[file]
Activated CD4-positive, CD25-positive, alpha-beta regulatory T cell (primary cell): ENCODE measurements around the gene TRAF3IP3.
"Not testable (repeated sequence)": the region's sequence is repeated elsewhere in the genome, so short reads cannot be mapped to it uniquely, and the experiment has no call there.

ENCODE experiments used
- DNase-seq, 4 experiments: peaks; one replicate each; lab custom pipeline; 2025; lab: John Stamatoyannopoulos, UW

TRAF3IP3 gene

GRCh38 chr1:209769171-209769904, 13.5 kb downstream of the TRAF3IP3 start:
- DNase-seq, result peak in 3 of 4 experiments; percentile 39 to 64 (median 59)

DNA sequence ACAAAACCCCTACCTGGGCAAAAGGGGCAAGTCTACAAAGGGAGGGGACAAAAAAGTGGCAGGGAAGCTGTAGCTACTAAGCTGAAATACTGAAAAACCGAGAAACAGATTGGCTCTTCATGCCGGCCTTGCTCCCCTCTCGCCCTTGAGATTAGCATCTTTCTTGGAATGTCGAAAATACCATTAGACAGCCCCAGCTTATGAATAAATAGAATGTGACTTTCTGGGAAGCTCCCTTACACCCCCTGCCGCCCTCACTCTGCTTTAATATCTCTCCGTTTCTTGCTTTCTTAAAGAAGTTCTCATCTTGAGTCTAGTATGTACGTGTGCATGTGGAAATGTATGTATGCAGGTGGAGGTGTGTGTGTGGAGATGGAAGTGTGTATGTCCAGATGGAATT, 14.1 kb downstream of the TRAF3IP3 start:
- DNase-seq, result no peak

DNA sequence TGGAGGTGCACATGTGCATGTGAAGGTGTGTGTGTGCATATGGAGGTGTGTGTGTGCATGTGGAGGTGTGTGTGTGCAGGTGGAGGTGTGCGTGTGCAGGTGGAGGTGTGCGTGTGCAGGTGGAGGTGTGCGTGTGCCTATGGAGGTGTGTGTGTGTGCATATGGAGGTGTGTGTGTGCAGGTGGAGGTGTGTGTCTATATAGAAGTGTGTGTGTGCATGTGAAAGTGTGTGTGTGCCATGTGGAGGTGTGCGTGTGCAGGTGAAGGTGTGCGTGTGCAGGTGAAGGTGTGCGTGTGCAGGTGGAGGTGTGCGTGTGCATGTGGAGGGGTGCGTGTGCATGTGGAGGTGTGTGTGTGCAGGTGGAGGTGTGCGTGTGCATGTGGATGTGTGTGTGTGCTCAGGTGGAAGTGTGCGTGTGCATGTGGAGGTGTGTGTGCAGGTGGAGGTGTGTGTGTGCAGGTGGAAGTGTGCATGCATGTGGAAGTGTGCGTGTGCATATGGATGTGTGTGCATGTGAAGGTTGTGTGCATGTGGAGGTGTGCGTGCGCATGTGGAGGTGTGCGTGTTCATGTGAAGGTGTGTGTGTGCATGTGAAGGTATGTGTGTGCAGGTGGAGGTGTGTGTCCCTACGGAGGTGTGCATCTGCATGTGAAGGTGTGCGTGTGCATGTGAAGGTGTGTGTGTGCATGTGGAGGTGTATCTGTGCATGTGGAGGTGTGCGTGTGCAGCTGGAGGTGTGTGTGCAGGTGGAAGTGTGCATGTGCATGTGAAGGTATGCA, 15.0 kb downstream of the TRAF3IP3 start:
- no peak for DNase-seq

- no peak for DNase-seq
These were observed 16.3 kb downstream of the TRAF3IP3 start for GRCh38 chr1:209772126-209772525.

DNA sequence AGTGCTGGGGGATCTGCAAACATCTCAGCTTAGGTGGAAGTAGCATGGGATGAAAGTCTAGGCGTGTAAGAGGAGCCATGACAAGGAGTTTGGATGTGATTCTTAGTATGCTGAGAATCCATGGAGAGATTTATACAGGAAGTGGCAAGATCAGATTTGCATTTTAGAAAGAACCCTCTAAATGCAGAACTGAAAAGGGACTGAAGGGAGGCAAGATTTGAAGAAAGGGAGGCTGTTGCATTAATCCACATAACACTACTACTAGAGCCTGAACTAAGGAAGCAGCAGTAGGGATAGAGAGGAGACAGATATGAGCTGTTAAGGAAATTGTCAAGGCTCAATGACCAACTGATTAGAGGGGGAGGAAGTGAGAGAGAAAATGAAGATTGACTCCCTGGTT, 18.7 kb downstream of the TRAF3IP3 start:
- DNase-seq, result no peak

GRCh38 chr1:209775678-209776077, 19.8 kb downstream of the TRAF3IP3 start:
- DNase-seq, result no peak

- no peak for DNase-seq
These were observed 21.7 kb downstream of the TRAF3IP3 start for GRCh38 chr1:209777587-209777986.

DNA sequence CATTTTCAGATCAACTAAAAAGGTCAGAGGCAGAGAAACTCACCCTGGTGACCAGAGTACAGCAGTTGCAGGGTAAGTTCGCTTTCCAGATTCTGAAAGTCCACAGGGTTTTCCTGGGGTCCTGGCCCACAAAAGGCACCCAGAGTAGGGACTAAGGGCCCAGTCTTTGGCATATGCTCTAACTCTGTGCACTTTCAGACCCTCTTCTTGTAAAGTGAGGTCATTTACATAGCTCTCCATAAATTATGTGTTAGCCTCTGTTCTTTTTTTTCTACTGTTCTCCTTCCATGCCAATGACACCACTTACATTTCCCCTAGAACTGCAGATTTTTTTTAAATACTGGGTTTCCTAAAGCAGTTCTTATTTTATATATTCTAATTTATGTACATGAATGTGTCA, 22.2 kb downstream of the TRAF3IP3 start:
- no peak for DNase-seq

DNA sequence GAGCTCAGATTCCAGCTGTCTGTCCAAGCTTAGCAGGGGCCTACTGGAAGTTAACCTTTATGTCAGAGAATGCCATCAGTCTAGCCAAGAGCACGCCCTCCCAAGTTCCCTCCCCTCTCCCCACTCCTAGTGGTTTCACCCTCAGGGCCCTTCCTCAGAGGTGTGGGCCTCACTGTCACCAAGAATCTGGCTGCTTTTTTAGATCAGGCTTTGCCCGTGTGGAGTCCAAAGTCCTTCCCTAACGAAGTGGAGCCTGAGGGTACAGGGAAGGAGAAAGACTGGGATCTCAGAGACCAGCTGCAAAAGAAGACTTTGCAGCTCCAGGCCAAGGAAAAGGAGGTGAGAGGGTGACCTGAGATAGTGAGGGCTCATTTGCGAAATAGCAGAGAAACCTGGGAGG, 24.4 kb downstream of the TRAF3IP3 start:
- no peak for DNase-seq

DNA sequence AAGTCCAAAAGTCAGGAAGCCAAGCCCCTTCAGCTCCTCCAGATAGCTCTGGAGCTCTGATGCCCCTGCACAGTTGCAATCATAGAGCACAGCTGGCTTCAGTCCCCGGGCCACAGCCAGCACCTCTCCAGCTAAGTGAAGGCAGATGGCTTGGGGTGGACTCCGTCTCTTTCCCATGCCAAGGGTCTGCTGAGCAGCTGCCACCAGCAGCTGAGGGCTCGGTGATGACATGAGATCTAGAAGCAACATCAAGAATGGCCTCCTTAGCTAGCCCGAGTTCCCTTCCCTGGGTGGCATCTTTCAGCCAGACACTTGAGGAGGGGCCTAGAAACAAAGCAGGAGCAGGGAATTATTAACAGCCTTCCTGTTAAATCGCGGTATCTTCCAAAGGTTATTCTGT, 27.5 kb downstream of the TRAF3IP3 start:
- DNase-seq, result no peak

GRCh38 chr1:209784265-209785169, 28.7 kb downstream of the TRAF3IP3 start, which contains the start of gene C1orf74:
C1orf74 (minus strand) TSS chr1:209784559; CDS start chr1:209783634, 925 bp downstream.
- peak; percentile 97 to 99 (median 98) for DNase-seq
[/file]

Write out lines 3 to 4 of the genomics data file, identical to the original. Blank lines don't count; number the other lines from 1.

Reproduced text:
ENCODE experiments used
- DNase-seq, 4 experiments: peaks; one replicate each; lab custom pipeline; 2025; lab: John Stamatoyannopoulos, UW